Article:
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PeterDonis said:I'm not sure I understand how this criterion is supposed to work. Their criterion basically seems to be that something is a "physical property" if for any collection of probability distributions ##L## corresponding to that property, the distributions corresponding to different labels ##L##, ##L'## are disjoint (Fig. 1 in the paper and accompanying discussion). But, using their example of a classical point particle in one dimension, position would seem to be a physical property but there are certainly collections of probability distributions corresponding to position that are not disjoint (for example, any collection of Gaussians centered on different points). Does that mean position of a classical particle is not a physical property?

I think it is something like this:

For a single particle, the state is (x,p). If you know x=a with certainty, then the probability distribution u(x=a,p) is disjoint from the distribution u(x=b,p) if you know x=b with certainty. [Sorry for the terrible notation.]

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Position is ontic in classical mechanics, and the authors of the paper take it for granted. But that's not what they are concerned about. They want to determine whether something likePeterDonis said:Yet position does not seem to meet the paper's criterion for something ontic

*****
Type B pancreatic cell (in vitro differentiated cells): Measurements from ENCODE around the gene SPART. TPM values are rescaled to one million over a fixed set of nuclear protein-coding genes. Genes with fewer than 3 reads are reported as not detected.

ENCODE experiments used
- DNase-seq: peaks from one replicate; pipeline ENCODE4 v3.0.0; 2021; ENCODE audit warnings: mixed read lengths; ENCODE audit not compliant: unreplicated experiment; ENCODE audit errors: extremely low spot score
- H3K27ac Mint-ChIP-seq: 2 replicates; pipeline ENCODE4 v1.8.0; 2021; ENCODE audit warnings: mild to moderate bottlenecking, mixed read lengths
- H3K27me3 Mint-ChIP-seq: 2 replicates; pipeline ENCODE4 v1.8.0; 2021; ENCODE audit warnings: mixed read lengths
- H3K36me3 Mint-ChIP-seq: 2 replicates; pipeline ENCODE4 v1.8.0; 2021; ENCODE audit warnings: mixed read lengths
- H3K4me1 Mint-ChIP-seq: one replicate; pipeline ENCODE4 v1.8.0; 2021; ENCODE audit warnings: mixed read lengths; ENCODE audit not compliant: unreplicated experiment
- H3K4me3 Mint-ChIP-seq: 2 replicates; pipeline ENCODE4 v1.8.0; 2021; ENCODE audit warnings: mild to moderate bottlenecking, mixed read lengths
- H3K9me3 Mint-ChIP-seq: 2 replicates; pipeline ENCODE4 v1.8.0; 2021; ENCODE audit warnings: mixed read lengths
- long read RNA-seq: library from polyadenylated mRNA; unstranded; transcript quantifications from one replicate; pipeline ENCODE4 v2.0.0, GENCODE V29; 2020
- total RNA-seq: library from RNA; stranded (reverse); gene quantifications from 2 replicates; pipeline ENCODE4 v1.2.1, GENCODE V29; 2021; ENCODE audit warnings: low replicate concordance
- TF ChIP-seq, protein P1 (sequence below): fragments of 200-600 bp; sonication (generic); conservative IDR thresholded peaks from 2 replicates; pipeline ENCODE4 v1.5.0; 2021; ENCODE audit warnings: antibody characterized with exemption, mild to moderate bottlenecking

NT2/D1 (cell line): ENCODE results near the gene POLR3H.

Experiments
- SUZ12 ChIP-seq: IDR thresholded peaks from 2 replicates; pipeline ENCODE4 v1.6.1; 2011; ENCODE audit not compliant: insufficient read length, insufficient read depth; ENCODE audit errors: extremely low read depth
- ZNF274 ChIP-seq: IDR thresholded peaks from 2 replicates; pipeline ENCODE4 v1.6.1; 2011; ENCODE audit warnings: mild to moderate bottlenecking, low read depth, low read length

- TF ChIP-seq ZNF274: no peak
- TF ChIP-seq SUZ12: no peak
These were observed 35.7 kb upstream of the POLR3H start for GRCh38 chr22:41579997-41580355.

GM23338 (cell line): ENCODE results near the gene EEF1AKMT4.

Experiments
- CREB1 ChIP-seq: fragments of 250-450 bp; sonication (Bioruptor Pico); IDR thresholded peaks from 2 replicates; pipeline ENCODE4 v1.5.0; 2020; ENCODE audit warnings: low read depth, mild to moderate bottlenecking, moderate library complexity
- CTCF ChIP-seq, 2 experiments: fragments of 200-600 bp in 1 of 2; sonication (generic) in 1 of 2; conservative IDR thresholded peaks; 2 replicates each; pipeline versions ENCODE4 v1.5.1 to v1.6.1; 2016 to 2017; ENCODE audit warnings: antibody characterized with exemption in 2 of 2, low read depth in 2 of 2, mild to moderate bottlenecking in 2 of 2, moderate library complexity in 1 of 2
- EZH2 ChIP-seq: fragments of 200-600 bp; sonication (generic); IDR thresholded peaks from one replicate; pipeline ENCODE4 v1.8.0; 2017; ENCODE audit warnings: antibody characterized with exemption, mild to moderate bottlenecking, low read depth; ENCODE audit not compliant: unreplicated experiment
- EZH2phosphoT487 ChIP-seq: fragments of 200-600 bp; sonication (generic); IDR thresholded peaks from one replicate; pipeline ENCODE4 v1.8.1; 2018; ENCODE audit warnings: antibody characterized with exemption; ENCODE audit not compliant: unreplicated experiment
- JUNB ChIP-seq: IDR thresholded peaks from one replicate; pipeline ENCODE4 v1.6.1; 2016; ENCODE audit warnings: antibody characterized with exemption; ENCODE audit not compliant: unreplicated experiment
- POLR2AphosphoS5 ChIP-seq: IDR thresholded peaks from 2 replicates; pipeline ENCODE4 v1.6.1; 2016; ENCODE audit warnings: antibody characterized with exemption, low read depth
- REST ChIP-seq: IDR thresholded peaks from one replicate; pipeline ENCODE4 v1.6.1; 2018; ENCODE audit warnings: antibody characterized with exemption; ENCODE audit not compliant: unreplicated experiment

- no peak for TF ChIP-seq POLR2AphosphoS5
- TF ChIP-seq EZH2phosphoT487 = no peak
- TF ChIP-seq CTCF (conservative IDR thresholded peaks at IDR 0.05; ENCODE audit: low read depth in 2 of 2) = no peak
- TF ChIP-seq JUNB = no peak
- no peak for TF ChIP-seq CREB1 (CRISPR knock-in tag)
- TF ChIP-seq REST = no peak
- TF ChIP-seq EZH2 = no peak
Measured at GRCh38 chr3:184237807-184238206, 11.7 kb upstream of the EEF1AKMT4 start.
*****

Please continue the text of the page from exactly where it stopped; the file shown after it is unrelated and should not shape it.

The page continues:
$$\psi(x)=\sqrt{\delta(x-X)}$$

If you wander what is the square root of the ##\delta##-function, see

https://www.physicsforums.com/threa...luding-dirac-delta.873711/page-2#post-5487662

https://www.physicsforums.com/threa...luding-dirac-delta.873711/page-2#post-5488516

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PeterDonis

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atyy said:f you know x=a with certainty

But what if you don't? That's the case the paper appears to be discussing.

Demystifier said:They want to determine whether something likeprobability amplitudecan be ontic. So they devise a criterion which can be applied to probability amplitudes. A particle position is not a probability amplitude

But uncertain knowledge of a particle position should be--more precisely, it should be a probability distribution, and the paper's reasoning should apply to it.